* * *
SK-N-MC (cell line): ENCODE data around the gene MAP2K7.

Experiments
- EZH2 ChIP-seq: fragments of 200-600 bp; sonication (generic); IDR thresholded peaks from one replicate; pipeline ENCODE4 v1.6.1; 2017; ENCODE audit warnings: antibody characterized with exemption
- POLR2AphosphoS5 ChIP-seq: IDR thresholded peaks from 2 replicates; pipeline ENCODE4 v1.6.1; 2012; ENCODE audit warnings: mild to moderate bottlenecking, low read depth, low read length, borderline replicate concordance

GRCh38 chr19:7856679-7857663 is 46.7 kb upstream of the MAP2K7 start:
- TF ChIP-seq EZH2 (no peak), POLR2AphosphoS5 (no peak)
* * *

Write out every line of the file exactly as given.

SK-N-MC (cell line): ENCODE data around the gene MAP2K7.

Experiments
- EZH2 ChIP-seq: fragments of 200-600 bp; sonication (generic); IDR thresholded peaks from one replicate; pipeline ENCODE4 v1.6.1; 2017; ENCODE audit warnings: antibody characterized with exemption
- POLR2AphosphoS5 ChIP-seq: IDR thresholded peaks from 2 replicates; pipeline ENCODE4 v1.6.1; 2012; ENCODE audit warnings: mild to moderate bottlenecking, low read depth, low read length, borderline replicate concordance

GRCh38 chr19:7856679-7857663 is 46.7 kb upstream of the MAP2K7 start:
- TF ChIP-seq EZH2 (no peak), POLR2AphosphoS5 (no peak)